An extreme example is the purple membrane containing the membrane protein bacteriorhodopsin, 10,30,31 in which the proteins are close-packed into two-dimensional crystals. Relative to a solution of isolated bacteriorhodopsin molecules, the spectrum of bacteriorhodopsin in purple membranes is not only much smaller, but the more intense peaks at ∼190 and 208 nm are significantly depressed relative to the less intensely absorbing peak at ∼222 nm. When compared with a dispersed sample of the protein in SUVs, or the back-calculated spectrum from the crystal structure, the spectrum of the highly concentrated protein patches is very different 14 (Fig. 6).

        The extent of the flattening ( q ) at any wavelength can be expressed as the ratio of the absorbance (or ellipticity in the case of CD) of the spectrum of the protein in the membrane particle ( A M) divided by absorbance (or ellipticity) of the spectrum of the same protein in a completely dispersed form ( A I).


        2.2.3.2 Solutions/corrections for the phenomenon. Obviously the simplest means of correcting for this phenomenon would be to completely disperse the protein in a form where there was one protein per particle. If the protein can be incorporated into particles (detergent micelles, lipid vesicles, bicelles, amphipols, nanodiscs, or membrane fragments) containing a single protein then the dispersed condition can be met. 30,31 However, that condition is challenging to meet, even for SUVs. It cannot be achieved simply by sonication of larger particles, as decreasing the particle size whilst maintaining the lipid-to-protein ratio will not significantly affect the distribution of absorbing proteins. The complete elimination of flattening in SUVs requires lipid-to-protein molar ratios of around 2000 [see Section 2.3]. However the CD signal from a sample with such a high lipid-to-proteins ratio will generally be compromised by the absorption of the phospholipid carboxyl groups which absorb strongly in the wavelengths of interest. So for membrane proteins there is often a trade-off of concerns for detergent effects versus spectral distortions produced by the particulate nature of lipid membranes.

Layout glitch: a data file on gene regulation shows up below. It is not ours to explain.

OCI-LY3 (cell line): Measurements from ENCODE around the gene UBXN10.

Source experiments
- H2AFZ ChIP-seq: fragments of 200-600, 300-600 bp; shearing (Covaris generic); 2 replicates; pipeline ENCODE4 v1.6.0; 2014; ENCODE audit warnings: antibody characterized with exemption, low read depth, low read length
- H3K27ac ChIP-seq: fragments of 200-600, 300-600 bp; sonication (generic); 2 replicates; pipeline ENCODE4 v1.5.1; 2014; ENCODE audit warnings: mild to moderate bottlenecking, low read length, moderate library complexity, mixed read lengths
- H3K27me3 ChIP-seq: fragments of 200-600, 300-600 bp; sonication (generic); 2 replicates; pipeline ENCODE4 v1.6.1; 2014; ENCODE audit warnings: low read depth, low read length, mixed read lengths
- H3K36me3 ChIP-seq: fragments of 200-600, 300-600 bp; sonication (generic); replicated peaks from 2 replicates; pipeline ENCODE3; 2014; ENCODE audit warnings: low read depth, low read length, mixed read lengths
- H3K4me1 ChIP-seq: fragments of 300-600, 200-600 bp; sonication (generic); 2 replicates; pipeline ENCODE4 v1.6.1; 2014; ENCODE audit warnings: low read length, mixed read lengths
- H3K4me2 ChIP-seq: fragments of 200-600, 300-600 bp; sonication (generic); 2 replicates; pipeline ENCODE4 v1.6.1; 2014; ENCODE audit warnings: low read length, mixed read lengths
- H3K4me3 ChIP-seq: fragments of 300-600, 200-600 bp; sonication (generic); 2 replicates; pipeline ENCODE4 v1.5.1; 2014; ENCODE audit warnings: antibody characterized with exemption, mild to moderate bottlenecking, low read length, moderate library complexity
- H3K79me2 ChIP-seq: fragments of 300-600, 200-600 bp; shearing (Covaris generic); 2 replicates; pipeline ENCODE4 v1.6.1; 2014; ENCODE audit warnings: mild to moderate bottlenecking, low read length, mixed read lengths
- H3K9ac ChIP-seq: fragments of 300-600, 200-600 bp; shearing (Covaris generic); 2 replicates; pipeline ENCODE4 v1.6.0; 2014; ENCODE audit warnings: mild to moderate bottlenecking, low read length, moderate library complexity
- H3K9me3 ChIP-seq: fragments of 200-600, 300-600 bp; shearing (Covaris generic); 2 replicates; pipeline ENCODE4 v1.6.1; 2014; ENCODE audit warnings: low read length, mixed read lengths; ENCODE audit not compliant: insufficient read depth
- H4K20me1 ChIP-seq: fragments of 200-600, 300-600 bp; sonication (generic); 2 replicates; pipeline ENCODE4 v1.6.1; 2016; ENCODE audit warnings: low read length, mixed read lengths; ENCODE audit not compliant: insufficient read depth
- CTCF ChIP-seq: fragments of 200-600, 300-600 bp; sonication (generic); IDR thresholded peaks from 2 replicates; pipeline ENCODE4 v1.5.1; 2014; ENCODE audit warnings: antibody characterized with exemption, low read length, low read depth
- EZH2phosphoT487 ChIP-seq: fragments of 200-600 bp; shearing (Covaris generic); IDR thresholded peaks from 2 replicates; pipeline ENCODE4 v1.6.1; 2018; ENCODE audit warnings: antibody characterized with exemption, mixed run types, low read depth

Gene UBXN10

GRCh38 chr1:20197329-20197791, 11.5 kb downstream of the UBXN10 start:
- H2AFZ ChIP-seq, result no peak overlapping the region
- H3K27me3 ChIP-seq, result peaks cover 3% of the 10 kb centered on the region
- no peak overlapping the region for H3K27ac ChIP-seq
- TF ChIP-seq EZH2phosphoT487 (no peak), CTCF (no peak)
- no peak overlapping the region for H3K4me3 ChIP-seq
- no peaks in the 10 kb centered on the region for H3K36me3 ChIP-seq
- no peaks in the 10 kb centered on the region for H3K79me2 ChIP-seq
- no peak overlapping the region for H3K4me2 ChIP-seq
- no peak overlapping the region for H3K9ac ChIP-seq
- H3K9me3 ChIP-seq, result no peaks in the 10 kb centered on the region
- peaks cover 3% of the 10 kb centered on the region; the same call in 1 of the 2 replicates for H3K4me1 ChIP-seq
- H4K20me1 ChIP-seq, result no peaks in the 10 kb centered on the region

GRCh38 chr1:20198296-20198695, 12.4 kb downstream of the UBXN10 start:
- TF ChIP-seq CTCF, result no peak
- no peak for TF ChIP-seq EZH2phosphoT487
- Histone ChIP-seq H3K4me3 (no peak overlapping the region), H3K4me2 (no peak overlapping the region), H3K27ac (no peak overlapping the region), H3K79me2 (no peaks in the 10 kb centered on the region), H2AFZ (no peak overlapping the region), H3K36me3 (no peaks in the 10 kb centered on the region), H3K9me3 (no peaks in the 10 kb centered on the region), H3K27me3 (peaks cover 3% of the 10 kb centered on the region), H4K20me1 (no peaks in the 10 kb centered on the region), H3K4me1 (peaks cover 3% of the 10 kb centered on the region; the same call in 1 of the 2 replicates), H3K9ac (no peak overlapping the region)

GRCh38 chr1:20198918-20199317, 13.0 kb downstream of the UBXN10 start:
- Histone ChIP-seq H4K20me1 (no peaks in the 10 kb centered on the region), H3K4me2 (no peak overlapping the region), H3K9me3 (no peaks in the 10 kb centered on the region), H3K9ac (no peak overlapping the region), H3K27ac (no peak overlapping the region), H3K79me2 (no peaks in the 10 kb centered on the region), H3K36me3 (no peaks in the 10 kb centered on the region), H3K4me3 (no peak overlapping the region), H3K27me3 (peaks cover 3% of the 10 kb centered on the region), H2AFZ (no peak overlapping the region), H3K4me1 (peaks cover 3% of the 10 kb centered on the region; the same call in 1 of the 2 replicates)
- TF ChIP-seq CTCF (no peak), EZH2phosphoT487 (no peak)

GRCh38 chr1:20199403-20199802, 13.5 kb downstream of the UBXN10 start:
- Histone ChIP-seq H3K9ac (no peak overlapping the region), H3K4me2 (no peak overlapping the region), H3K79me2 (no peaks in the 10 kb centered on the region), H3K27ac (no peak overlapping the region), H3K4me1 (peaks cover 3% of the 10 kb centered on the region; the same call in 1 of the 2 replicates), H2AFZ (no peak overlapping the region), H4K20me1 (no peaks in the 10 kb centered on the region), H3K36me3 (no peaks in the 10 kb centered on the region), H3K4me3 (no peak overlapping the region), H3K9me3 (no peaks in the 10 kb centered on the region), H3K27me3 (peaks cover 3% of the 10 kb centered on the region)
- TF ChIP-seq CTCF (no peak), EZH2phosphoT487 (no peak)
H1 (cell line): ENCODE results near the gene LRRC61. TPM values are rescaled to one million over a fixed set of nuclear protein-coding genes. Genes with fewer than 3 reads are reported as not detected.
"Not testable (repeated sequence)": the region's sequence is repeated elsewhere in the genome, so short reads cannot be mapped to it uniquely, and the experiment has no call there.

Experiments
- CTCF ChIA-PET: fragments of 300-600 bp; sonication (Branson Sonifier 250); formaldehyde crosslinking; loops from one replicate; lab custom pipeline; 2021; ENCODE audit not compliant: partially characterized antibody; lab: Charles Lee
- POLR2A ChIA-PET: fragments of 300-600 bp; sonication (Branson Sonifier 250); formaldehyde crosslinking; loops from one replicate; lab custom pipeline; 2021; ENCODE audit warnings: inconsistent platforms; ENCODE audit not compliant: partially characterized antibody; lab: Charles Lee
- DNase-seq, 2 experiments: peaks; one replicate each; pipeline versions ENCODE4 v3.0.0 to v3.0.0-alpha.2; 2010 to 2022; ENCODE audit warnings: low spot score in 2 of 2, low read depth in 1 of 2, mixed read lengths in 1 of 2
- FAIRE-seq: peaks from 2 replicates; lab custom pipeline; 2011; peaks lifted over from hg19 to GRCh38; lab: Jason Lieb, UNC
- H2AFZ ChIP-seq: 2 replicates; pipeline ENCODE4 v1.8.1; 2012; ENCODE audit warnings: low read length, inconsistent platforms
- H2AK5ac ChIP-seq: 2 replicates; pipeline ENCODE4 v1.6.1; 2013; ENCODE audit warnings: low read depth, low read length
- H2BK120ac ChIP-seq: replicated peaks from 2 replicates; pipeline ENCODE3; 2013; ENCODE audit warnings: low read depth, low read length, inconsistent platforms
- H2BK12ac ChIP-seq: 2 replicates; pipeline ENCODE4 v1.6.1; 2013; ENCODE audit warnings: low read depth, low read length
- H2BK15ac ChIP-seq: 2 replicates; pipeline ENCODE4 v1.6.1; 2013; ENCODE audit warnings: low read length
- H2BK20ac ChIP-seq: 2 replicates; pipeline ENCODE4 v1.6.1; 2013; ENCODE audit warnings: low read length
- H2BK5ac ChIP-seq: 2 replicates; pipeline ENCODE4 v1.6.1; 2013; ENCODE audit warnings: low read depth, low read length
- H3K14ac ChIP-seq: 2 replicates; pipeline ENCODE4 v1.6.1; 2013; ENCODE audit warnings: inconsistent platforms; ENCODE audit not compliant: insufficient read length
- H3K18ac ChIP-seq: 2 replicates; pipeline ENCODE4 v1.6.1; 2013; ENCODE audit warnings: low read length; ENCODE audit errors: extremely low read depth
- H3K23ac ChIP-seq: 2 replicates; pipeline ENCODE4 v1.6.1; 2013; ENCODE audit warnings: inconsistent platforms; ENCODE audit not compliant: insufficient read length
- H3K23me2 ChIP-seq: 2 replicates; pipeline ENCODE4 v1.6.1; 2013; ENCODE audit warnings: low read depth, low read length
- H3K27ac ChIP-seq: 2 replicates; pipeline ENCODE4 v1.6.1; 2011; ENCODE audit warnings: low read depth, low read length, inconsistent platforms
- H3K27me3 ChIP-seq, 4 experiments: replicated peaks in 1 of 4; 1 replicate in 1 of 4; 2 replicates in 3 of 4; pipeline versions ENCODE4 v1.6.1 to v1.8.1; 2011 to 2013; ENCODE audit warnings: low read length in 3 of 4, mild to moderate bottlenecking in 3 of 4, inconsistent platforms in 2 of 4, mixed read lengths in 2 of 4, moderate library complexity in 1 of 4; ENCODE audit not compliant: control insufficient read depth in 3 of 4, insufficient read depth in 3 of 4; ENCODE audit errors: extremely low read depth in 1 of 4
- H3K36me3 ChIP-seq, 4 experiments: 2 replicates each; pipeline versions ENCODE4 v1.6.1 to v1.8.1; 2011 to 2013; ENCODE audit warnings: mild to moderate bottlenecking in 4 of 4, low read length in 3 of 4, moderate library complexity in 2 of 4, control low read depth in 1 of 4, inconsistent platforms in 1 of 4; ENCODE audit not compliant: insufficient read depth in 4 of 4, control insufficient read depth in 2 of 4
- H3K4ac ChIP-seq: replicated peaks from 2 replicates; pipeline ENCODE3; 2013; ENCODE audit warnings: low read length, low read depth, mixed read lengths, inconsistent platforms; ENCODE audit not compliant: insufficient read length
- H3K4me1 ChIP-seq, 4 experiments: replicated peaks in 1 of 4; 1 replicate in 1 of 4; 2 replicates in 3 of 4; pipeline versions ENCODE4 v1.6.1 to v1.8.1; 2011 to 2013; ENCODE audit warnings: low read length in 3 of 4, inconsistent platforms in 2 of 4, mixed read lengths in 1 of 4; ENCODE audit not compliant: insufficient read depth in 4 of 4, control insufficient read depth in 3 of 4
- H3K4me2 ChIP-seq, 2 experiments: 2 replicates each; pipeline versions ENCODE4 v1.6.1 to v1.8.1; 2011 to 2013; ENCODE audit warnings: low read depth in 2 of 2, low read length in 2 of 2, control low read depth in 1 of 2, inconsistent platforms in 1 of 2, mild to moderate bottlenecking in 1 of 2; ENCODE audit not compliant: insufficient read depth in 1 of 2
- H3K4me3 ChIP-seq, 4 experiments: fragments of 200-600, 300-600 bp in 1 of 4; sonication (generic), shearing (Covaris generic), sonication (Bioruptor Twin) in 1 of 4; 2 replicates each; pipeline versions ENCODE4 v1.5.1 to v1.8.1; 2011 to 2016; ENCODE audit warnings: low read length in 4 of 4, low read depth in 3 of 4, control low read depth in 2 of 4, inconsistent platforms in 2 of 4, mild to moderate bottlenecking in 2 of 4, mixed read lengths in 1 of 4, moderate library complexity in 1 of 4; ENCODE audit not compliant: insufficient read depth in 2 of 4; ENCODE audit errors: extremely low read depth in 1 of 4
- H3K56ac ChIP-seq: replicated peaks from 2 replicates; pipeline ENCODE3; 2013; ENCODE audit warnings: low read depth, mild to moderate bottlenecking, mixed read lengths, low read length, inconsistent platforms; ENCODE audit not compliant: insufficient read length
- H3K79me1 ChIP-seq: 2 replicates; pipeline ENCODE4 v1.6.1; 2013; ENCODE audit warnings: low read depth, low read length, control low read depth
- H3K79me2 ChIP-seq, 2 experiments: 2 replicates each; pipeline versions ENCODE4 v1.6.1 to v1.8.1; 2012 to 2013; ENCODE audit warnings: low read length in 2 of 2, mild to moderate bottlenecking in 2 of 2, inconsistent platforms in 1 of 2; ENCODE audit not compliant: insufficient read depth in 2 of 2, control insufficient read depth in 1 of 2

2.3 Effects of lipid-to-protein molar ratios

        However, the high light flux of SRCD beamlines [see Section 4.4] (which enables light penetration through relatively opaque samples) can mitigate against these problems by enabling the measurement of SUVs which have lipid-to-protein ratios of 250:1 or even as high as 2000:1. 6


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        Molecular Biology 02: 'Thermodynamics of protein folding'